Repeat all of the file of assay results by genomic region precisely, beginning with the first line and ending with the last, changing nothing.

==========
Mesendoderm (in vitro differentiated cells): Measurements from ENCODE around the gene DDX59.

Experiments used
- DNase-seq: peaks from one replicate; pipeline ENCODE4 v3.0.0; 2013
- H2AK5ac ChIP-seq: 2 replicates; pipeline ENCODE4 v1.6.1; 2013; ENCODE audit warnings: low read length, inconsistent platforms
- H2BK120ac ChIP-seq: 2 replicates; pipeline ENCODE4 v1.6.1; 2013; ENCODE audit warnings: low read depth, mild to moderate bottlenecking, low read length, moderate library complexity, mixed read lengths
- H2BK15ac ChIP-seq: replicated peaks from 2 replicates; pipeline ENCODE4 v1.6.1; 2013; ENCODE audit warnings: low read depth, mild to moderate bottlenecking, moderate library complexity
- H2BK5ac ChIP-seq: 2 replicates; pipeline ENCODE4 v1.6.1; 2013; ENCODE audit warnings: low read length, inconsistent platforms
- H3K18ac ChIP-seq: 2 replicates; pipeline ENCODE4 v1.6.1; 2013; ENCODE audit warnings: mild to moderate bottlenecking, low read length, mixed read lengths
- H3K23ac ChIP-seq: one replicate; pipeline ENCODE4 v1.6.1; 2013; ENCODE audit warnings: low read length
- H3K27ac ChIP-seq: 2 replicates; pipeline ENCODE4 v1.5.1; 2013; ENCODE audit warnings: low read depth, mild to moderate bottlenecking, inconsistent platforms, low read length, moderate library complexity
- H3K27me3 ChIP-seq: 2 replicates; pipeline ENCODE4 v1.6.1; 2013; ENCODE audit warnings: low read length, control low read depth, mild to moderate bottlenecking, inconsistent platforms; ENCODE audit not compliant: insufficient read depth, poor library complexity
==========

Mesendoderm (in vitro differentiated cells): Measurements from ENCODE around the gene DDX59.

Experiments used
- DNase-seq: peaks from one replicate; pipeline ENCODE4 v3.0.0; 2013
- H2AK5ac ChIP-seq: 2 replicates; pipeline ENCODE4 v1.6.1; 2013; ENCODE audit warnings: low read length, inconsistent platforms
- H2BK120ac ChIP-seq: 2 replicates; pipeline ENCODE4 v1.6.1; 2013; ENCODE audit warnings: low read depth, mild to moderate bottlenecking, low read length, moderate library complexity, mixed read lengths
- H2BK15ac ChIP-seq: replicated peaks from 2 replicates; pipeline ENCODE4 v1.6.1; 2013; ENCODE audit warnings: low read depth, mild to moderate bottlenecking, moderate library complexity
- H2BK5ac ChIP-seq: 2 replicates; pipeline ENCODE4 v1.6.1; 2013; ENCODE audit warnings: low read length, inconsistent platforms
- H3K18ac ChIP-seq: 2 replicates; pipeline ENCODE4 v1.6.1; 2013; ENCODE audit warnings: mild to moderate bottlenecking, low read length, mixed read lengths
- H3K23ac ChIP-seq: one replicate; pipeline ENCODE4 v1.6.1; 2013; ENCODE audit warnings: low read length
- H3K27ac ChIP-seq: 2 replicates; pipeline ENCODE4 v1.5.1; 2013; ENCODE audit warnings: low read depth, mild to moderate bottlenecking, inconsistent platforms, low read length, moderate library complexity
- H3K27me3 ChIP-seq: 2 replicates; pipeline ENCODE4 v1.6.1; 2013; ENCODE audit warnings: low read length, control low read depth, mild to moderate bottlenecking, inconsistent platforms; ENCODE audit not compliant: insufficient read depth, poor library complexity